Cutting Edge


IBM intros Supercomputing

IBM's General Parallel File System (GPFS) was unveiled in a new broadcast-centric application at IBC. Available for both AIX and Linux clusters, the technology allows multiple numbers of animators and content creators to edit video files at one time. According to an IBM spokeswoman, GPFS allows hundreds of servers to interact simultaneously. It splits video frames into pieces, allowing users to take a frame and edit it in perfect synchronization. Storage limit on the clusters is about 10 TB; cost of the system varies depending on size. Current Linux pricing is based on $7,000 per disk server, with most systems needing at least two-way server systems for $14,000.

Sun shines at IBC

Sun Microsystems' OC48 Packet Over Sonet Adapter was shown at IBC. The adapter gives Sun servers up to 2.4 Gb/s of bandwidth for networking needs. Sun Fire V880, Fire 4800 and Fire 6800 servers can all use the adapter. It also gives engineers the ability to connect Sun servers directly onto an OC48 Resilient Packet Ring (RPR) network. The Sun OC48 Packet Over Sonet Adapter with PPP support lists for $12,000, with SRP support for $24,250.

SGI meets da Vinci

SGI has added HSDL functionality to its DMediaPro DM2 and DMediaPro DM3 video I/O systems, enabling high-speed data transfers and improved workflow between SGI workstations and da Vinci's 2K color corrector. The integrated HSDL technology allows SGI HD/SD video I/O products to have better image quality and to provide faster file transfers. HSDL technology works by providing a digital pipe that moves data, packaged in a "video" wrapping, between devices without altering the data properties. Thus, images maintain their position in sequence within contiguous frames, allowing real-time color correction and editing assembly.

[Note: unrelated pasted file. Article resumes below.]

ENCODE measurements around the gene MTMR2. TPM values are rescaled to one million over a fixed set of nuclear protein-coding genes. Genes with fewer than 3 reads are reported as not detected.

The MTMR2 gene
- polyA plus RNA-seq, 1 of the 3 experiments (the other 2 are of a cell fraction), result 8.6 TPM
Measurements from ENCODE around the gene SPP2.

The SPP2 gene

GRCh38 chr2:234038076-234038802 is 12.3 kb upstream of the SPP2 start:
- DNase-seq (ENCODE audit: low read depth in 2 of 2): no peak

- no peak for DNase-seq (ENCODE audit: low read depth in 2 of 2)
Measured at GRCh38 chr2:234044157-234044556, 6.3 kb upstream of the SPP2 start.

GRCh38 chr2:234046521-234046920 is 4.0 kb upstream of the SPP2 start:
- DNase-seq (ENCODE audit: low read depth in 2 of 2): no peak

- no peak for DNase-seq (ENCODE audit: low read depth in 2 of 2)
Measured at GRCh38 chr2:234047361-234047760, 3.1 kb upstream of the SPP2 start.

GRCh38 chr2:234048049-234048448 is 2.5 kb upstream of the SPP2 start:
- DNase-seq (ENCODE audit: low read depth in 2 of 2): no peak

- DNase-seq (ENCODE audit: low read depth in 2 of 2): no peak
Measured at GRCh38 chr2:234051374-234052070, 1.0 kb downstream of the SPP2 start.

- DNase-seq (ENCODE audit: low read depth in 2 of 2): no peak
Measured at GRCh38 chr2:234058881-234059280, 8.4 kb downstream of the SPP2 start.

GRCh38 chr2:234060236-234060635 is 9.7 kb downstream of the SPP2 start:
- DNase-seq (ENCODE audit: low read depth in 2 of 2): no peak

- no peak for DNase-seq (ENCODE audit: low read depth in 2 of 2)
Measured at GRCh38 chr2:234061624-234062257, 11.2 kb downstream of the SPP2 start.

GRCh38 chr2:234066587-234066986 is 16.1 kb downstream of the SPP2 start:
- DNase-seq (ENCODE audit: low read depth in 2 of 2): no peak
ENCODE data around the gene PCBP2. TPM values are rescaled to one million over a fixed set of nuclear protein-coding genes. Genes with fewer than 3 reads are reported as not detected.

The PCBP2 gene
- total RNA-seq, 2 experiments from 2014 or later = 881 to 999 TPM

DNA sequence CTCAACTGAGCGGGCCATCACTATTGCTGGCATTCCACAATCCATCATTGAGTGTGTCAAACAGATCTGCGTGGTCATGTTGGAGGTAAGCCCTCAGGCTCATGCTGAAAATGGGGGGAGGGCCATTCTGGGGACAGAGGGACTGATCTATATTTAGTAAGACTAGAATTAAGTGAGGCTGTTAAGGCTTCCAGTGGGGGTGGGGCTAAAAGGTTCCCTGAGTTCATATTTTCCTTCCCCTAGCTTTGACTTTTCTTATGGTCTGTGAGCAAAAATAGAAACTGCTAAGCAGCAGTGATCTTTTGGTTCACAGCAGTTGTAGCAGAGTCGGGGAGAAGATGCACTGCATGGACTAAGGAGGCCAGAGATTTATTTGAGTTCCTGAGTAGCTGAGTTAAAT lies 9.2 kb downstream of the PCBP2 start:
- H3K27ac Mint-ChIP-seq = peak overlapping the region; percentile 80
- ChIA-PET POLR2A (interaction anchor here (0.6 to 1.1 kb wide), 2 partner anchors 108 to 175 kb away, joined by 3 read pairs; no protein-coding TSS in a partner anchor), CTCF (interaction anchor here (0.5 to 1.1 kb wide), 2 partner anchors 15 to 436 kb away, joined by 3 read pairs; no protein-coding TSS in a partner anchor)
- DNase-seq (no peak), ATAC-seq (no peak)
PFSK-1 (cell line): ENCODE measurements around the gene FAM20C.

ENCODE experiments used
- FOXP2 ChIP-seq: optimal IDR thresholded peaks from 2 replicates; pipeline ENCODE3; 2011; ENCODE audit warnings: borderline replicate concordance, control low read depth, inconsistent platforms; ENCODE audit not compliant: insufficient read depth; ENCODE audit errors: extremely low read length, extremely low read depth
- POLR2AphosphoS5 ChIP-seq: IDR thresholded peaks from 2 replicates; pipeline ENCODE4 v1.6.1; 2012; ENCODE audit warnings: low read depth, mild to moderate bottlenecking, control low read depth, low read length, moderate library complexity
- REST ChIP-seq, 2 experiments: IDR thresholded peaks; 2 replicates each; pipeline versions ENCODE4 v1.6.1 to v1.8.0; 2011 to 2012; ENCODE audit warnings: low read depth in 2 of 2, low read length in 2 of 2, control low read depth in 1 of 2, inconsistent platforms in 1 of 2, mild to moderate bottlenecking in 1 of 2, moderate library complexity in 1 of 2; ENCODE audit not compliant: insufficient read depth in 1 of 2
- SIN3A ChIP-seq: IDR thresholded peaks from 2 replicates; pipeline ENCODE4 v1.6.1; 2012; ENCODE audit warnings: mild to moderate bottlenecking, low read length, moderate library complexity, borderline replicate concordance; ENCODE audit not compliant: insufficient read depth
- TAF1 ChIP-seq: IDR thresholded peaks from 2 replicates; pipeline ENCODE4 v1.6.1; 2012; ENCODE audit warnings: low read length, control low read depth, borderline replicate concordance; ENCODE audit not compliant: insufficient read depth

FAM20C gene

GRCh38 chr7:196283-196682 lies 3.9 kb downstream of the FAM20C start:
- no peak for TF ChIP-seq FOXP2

Turner taps Fast Forward

Fast Forward Video's Omega Deck digital video recorders (DVRs) have been selected by Turner Sports for use in a new college-football package this fall. The DVRs will be used primarily for replay transitions, commercial bumps and transition wipes during coverage of Saturday PAC10 and Big 12 football games, NBA games, Atlanta Braves baseball and Atlanta Thrashers hockey. The Omega Deck features similar controls, inputs and outputs to analog tape decks but with digital video and nonlinear random access. It has an LCD touch-screen menu and front-panel control over compression levels.

Avalon gets graphic

Data-storage-management supplier Avalon has introduced a graphical user interface for its Avalon intelligent data-management software. Called AAMconsole, the GUI can monitor the operations of the data-management subsystem, administer both the software and storage hardware managed by the subsystem and issue operational commands to the subsystem as needed. Avalon's IDM system comprises AAMidm, the intelligent data-manager module, as well as AAMdisk. AAMtape and AAMdvd storage-manager modules. It was introduced at NAB last spring and allows users to build customized data-storage workflow models. The IDM system's open architecture allows it to be used with products from a number of third-party vendors, including Sony, SGI and Pinnacle.

Convergys, AOL Time Warner pact

AOL Time Warner has signed a long-term agreement with Convergys for the customer care and billing of 20 of its 39 Time Warner Cable divisions. Convergys will use its ICOMS convergent voice, video, data billing and customer-care product, designed to scale easily and quickly to support a growing number of subscribers and services.

Pixel Power intros PixelMOS

Pixel Power introduced two products at IBC designed for newsrooms using the MOS protocol. Called PixelMOS, the products include the PixelMOS server and the PixelMOS ActiveX control. The former maintains graphics content and connects physical devices to the newsroom computer system. The ActiveX control allows journalists to create content for character generation at their desktop. It works with both standard-definition and HD Pixel Power Clarity character generators.

100x for canon

Canon is introducing the first-ever 100x lens at the International Broadcasting Convention (IBC) in Amsterdam. Known as the Digi Super 100xs (or XJ100x9.3B IE-D), it is the world's first triple-digit zoom lens. It makes use of Canon's Image Stabilizer technology and is the next step up from the Canon Digi Super 86xs and 86xs Tele. It has a focal length of 9.3~930mm (18.6~1860mm using the 2X extender) and a speed of F/1.7, with a weight of 23.5 kg (50.18 lb), the same weight as the XJ86xs. Minimum object distance from the lens front is 3.0 m. Price for the lens with case is $160,000.